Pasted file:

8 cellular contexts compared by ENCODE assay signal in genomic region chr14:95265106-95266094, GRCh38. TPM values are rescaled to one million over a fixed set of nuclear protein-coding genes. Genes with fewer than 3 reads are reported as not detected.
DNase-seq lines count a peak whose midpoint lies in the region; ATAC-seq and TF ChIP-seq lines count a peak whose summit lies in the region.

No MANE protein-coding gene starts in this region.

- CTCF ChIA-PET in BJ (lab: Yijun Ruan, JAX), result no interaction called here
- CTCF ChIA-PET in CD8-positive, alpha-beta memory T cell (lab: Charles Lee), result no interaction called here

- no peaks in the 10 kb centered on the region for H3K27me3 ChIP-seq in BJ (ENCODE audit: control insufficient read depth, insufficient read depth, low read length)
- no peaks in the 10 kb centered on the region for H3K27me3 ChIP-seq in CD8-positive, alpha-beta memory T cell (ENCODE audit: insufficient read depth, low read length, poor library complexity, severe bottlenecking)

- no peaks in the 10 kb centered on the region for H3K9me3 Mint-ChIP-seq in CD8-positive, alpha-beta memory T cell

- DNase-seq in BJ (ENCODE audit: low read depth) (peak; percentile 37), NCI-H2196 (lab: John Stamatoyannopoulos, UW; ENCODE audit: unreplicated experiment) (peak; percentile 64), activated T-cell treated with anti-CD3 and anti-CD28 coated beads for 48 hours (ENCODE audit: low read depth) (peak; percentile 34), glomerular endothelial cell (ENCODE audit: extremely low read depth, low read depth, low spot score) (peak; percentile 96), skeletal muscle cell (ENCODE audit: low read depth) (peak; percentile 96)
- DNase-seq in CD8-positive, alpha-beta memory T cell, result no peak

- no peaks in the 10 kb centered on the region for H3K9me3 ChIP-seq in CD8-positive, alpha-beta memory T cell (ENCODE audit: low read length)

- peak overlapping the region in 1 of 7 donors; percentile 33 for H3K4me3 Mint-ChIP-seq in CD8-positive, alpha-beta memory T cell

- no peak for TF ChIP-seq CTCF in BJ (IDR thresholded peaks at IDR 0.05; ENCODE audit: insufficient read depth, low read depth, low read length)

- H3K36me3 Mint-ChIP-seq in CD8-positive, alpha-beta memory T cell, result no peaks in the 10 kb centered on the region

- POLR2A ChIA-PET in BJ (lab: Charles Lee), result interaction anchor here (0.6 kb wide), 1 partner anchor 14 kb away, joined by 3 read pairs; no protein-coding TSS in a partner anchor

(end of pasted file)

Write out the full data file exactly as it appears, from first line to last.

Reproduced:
8 cellular contexts compared by ENCODE assay signal in genomic region chr14:95265106-95266094, GRCh38. TPM values are rescaled to one million over a fixed set of nuclear protein-coding genes. Genes with fewer than 3 reads are reported as not detected.
DNase-seq lines count a peak whose midpoint lies in the region; ATAC-seq and TF ChIP-seq lines count a peak whose summit lies in the region.

No MANE protein-coding gene starts in this region.

- CTCF ChIA-PET in BJ (lab: Yijun Ruan, JAX), result no interaction called here
- CTCF ChIA-PET in CD8-positive, alpha-beta memory T cell (lab: Charles Lee), result no interaction called here

- no peaks in the 10 kb centered on the region for H3K27me3 ChIP-seq in BJ (ENCODE audit: control insufficient read depth, insufficient read depth, low read length)
- no peaks in the 10 kb centered on the region for H3K27me3 ChIP-seq in CD8-positive, alpha-beta memory T cell (ENCODE audit: insufficient read depth, low read length, poor library complexity, severe bottlenecking)

- no peaks in the 10 kb centered on the region for H3K9me3 Mint-ChIP-seq in CD8-positive, alpha-beta memory T cell

- DNase-seq in BJ (ENCODE audit: low read depth) (peak; percentile 37), NCI-H2196 (lab: John Stamatoyannopoulos, UW; ENCODE audit: unreplicated experiment) (peak; percentile 64), activated T-cell treated with anti-CD3 and anti-CD28 coated beads for 48 hours (ENCODE audit: low read depth) (peak; percentile 34), glomerular endothelial cell (ENCODE audit: extremely low read depth, low read depth, low spot score) (peak; percentile 96), skeletal muscle cell (ENCODE audit: low read depth) (peak; percentile 96)
- DNase-seq in CD8-positive, alpha-beta memory T cell, result no peak

- no peaks in the 10 kb centered on the region for H3K9me3 ChIP-seq in CD8-positive, alpha-beta memory T cell (ENCODE audit: low read length)

- peak overlapping the region in 1 of 7 donors; percentile 33 for H3K4me3 Mint-ChIP-seq in CD8-positive, alpha-beta memory T cell

- no peak for TF ChIP-seq CTCF in BJ (IDR thresholded peaks at IDR 0.05; ENCODE audit: insufficient read depth, low read depth, low read length)

- H3K36me3 Mint-ChIP-seq in CD8-positive, alpha-beta memory T cell, result no peaks in the 10 kb centered on the region

- POLR2A ChIA-PET in BJ (lab: Charles Lee), result interaction anchor here (0.6 kb wide), 1 partner anchor 14 kb away, joined by 3 read pairs; no protein-coding TSS in a partner anchor